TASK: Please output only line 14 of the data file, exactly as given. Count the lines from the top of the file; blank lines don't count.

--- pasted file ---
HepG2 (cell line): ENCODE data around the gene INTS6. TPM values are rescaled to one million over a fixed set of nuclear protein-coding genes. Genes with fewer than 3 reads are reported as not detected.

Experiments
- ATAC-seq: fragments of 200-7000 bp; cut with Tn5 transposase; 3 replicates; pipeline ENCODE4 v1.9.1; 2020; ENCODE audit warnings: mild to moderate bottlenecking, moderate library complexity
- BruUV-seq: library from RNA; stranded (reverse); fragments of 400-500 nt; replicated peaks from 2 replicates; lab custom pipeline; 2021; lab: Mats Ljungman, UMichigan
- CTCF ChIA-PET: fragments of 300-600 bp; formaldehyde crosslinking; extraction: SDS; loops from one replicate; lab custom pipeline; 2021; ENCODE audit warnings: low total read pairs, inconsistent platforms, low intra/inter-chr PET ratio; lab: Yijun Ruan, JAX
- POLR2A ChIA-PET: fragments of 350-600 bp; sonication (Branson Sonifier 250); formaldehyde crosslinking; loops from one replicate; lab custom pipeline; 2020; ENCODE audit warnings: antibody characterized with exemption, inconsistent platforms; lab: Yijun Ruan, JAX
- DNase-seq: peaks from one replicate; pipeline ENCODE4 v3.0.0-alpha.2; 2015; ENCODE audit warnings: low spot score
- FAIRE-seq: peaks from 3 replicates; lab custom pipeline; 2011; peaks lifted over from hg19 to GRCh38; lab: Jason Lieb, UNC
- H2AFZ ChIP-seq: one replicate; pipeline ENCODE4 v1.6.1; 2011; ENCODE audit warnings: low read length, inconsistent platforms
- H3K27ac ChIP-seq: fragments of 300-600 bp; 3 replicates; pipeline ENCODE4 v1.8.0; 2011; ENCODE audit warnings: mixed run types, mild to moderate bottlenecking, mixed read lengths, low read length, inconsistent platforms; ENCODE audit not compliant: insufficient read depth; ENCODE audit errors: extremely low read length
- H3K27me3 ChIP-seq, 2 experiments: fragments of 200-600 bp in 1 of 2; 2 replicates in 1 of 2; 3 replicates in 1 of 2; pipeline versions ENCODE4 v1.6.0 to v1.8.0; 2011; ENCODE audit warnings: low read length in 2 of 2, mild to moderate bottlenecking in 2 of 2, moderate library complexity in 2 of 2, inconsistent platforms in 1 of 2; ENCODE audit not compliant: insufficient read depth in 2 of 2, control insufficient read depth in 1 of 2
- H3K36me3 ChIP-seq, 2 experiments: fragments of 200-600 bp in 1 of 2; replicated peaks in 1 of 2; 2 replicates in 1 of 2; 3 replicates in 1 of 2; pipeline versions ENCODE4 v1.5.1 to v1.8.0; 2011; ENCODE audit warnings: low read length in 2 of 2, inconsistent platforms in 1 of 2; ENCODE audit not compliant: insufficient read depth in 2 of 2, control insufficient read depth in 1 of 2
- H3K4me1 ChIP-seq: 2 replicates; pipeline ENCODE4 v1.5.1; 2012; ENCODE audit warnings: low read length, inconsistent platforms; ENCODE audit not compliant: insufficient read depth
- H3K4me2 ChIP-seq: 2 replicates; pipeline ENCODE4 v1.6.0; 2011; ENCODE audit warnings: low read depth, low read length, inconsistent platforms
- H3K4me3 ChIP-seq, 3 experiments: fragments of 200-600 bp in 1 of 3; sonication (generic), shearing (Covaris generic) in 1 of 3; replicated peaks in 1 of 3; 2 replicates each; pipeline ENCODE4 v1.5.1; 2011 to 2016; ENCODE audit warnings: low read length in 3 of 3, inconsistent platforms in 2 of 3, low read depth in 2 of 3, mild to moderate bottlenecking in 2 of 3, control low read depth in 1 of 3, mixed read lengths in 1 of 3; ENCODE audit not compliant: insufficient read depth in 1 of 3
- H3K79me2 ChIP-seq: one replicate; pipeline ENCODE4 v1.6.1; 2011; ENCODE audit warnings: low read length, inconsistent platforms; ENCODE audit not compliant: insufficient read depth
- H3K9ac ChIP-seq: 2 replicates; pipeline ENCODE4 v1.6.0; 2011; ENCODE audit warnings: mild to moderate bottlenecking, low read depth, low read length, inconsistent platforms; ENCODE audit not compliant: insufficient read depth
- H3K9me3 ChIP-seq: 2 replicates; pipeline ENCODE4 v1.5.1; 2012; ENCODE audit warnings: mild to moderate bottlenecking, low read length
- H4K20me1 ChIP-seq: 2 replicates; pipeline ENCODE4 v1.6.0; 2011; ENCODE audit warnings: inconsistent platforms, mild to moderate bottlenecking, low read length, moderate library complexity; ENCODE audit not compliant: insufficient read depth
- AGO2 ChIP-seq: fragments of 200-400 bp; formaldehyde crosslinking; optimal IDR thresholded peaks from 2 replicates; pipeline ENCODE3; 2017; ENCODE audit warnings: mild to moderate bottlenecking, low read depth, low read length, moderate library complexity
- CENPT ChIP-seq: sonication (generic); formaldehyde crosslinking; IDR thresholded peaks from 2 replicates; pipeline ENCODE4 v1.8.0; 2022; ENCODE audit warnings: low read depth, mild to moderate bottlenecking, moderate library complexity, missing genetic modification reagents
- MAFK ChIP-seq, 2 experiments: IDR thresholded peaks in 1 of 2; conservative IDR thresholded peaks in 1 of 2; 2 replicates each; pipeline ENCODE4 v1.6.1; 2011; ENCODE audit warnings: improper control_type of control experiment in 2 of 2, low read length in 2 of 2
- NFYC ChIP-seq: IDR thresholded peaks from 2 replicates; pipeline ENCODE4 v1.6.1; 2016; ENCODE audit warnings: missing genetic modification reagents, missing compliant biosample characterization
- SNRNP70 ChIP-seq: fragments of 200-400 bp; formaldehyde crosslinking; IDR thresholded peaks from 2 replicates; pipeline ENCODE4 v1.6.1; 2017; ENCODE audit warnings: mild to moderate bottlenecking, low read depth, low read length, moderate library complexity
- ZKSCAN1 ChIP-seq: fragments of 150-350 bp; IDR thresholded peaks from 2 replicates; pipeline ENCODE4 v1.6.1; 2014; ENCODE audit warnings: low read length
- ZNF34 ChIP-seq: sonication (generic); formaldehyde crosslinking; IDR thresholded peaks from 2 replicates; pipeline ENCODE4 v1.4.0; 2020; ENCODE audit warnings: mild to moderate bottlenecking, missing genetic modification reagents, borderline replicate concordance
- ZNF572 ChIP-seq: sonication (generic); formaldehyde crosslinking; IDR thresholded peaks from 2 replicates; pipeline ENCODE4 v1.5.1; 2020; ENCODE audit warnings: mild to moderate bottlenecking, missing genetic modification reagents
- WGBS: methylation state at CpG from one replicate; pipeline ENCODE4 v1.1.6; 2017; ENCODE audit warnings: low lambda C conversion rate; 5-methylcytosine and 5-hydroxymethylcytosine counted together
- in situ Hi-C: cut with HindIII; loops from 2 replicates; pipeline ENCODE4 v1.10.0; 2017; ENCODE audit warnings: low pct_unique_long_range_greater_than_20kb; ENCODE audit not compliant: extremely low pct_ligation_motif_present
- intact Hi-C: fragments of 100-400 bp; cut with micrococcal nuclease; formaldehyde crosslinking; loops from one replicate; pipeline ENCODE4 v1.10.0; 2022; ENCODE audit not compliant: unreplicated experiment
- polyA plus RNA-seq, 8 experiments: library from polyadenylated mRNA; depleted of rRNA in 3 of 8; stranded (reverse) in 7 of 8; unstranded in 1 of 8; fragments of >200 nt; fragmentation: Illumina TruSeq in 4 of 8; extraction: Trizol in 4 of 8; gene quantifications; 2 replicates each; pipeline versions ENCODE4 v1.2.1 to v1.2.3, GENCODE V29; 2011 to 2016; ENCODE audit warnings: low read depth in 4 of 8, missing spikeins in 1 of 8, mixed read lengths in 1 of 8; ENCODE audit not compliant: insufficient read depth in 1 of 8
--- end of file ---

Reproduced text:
- H3K4me2 ChIP-seq: 2 replicates; pipeline ENCODE4 v1.6.0; 2011; ENCODE audit warnings: low read depth, low read length, inconsistent platforms